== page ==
Oh…Miss Jones!


PHILIP SMITH “I am a God.”

Miss Jones met Philip Smith at the local college and had an immediate attraction to him. He was promised a room by her as long as she could talk her way round the skulking Rigsby. Miss Jones and Philip had an affair for a while until Philip finally came clean and told her he had 10 wives. He believes Ruth’s reserved qualities are a mere facade, “So reserved?…. You’d be Surprised”, he muses to Alan. Well, you can imagine this came as a huge shock to her. Though she may still have come in useful to Philip, he could have used her as a marker!, according to Rigsby.
Phil’s residency is safe at Rigsby’s, unfortunately for him. Well, if there’s any trouble Alan will be the first to be go as Philip’s got rights. He’s fireproof and from a victimised minority. Who’d have thought Rigsby would be so concerned? From a man who describes him as totally unsophisticated, innocent, credulous and subject to prime evil forces.
Philip Smith came from a noble family with forgotten traditions, “The Skinnin’ men…who are they?” and just happens to be a God, due to the sole fact that his mud hut is bigger than all the others, according to Rigsby’s beliefs. Phil employs ‘Smith’ as his surname, only because his real name is known only to his elders and he refuses to pass it on to anyone else because if a man knows your name he can harm you. Can you blame him? He can only allege that his names ‘taboo’, “Well if is names Taboo why can’t he say so.” Rigsby can’t abhor all this secrecy.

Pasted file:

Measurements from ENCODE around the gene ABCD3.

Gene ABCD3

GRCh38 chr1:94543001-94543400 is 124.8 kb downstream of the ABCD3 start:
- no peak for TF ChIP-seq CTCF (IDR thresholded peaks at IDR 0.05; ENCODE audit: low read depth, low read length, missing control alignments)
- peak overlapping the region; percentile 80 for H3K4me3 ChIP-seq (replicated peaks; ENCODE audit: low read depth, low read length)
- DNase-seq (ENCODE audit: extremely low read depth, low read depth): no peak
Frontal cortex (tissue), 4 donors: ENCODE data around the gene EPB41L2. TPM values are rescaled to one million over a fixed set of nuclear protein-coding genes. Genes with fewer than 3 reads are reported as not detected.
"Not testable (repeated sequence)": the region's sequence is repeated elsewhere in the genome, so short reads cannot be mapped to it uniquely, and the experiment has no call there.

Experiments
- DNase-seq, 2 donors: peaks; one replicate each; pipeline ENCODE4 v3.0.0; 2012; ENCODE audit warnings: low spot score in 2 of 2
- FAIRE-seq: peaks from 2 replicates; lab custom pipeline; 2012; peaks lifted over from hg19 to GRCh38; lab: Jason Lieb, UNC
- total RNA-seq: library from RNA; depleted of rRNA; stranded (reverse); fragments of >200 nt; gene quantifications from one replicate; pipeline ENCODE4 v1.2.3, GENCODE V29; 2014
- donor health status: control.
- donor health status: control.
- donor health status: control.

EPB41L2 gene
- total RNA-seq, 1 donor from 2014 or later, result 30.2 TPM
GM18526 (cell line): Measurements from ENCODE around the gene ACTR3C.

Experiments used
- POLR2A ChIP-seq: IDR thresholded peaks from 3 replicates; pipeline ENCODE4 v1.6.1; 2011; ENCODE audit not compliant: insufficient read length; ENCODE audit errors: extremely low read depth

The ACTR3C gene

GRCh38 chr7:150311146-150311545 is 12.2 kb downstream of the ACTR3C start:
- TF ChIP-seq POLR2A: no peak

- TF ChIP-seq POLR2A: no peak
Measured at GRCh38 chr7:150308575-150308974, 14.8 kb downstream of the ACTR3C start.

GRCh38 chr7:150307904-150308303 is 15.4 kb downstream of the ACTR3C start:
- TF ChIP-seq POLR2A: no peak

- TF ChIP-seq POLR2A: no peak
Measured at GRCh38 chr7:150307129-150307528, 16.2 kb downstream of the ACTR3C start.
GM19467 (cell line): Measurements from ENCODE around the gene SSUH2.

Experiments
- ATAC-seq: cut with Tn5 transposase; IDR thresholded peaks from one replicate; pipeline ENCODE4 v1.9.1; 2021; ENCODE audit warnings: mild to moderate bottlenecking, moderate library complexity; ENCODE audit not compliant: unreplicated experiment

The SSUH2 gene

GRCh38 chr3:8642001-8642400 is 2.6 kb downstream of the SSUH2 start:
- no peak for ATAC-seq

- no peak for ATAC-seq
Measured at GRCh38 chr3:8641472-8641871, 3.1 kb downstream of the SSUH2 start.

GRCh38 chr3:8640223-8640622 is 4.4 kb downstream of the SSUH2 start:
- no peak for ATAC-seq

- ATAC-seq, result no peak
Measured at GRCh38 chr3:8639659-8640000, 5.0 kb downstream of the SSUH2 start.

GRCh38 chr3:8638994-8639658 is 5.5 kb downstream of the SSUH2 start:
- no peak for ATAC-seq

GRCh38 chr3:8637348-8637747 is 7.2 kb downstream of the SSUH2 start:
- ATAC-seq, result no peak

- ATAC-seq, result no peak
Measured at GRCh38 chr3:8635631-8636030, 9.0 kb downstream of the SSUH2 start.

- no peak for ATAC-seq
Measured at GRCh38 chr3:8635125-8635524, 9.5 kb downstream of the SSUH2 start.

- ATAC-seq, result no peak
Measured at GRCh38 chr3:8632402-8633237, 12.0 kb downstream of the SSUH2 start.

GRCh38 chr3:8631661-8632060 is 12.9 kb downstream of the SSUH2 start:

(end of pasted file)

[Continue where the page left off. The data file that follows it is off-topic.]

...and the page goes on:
Phil’s certainly not poor and he’s not sick. Well, would you be with boundless remedies from his tribe? and, of course, there’s the Penicillin!” My people believe I’ve inherited supernatural powers” he confesses. His spears and shields, which he proudly displays, used to belong to his ancestors. His powers were confined only to the forest and mainly used for hunting. Besides, his powers, allegedly, are So strong that he’s only got to look at people to impose a curse. Though, Rigsby’s convinced that all Philip’s supernatural beliefs are just a load of old mumbo-jumbo “You don’t frighten me mate!”, furthermore, if he possessed powers all that washing up would have been done by now wouldn’t it!…Mary Poppins. Phil incurred the unkindest cut of all in his upbringing, circumcised at an early age with a blunt knife. “It does make your eyes water a little” in the bush. He also lost his virginity aged 14 and was given tribal marks on the side of his face as part of his initiation ceremony.
He was also boxing champion of his region, much to Rigsby’s surprise, after he decides to take him on in a bout, “God he’ll kill me!”. After a tussle with Rigsby, he decides to stay at Rigsby’s establishment, though he’s used to better things, “I can’t stand this place!” Rigsby was all intent on frightening him out of the room opposite Miss Jones, “I’ve tried bein’ diplomatic. Now I’ll ‘ave to get nasty.”, and finding him a cosier spot sharing with the ever-studious Alan “God…you two never stop readin’.”, in the attic! The son of a Paramount Chief from a liberally cultured family, even his Uncle was a Witch Doctor. Phil’s got 10 wives, “Bl-o-o-dy hell!” Philip relates this situation to like driving in traffic “…you only see the one in front.” We’ll they would do, he lived a far more natural existence, unlike Rigsby “I ‘aven’t been close to nature since last Christmas………wasn’t that close then!”.